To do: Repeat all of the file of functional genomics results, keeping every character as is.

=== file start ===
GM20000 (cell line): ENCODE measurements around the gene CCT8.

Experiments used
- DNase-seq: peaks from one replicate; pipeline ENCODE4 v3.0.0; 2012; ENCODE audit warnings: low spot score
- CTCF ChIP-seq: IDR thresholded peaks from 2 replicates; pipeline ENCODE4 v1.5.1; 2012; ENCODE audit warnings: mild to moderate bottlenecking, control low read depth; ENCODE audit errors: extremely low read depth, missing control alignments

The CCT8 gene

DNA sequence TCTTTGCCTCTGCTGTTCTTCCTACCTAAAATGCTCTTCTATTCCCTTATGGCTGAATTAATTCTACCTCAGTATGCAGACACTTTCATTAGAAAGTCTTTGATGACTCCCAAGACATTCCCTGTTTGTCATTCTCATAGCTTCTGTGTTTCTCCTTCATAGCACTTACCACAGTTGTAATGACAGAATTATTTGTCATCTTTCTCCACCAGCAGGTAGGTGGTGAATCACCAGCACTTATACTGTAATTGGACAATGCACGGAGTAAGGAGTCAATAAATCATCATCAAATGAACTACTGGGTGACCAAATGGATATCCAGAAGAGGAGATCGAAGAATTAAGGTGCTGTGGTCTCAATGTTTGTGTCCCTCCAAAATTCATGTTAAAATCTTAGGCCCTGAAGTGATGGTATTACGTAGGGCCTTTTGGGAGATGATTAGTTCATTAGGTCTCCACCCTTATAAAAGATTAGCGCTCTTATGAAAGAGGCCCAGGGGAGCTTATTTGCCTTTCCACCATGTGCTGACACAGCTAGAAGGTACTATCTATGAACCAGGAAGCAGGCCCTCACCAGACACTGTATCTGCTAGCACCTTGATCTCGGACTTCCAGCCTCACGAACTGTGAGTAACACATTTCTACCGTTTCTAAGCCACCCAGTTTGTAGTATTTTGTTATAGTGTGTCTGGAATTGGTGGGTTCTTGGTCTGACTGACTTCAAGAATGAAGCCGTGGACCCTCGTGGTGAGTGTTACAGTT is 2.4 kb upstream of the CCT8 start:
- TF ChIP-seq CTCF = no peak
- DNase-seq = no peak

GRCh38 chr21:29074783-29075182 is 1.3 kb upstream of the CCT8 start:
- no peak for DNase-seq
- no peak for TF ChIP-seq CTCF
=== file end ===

GM20000 (cell line): ENCODE measurements around the gene CCT8.

Experiments used
- DNase-seq: peaks from one replicate; pipeline ENCODE4 v3.0.0; 2012; ENCODE audit warnings: low spot score
- CTCF ChIP-seq: IDR thresholded peaks from 2 replicates; pipeline ENCODE4 v1.5.1; 2012; ENCODE audit warnings: mild to moderate bottlenecking, control low read depth; ENCODE audit errors: extremely low read depth, missing control alignments

The CCT8 gene

DNA sequence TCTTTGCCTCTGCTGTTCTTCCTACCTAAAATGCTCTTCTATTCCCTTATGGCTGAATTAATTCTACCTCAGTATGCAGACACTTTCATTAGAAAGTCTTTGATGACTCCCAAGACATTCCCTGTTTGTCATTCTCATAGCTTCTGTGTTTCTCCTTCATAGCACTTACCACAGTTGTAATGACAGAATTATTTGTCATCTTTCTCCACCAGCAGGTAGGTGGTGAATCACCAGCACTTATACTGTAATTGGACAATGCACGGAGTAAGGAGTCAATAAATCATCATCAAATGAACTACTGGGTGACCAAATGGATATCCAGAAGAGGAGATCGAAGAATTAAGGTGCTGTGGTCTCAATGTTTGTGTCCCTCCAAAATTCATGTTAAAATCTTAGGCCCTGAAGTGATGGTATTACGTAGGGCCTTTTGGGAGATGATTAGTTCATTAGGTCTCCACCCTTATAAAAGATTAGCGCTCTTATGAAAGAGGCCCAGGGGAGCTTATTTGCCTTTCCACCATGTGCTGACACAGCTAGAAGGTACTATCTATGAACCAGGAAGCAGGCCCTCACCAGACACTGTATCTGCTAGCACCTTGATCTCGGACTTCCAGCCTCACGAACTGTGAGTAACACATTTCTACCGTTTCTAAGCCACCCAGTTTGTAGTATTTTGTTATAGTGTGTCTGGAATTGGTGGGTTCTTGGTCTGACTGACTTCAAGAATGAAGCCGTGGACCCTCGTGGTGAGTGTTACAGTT is 2.4 kb upstream of the CCT8 start:
- TF ChIP-seq CTCF = no peak
- DNase-seq = no peak

GRCh38 chr21:29074783-29075182 is 1.3 kb upstream of the CCT8 start:
- no peak for DNase-seq
- no peak for TF ChIP-seq CTCF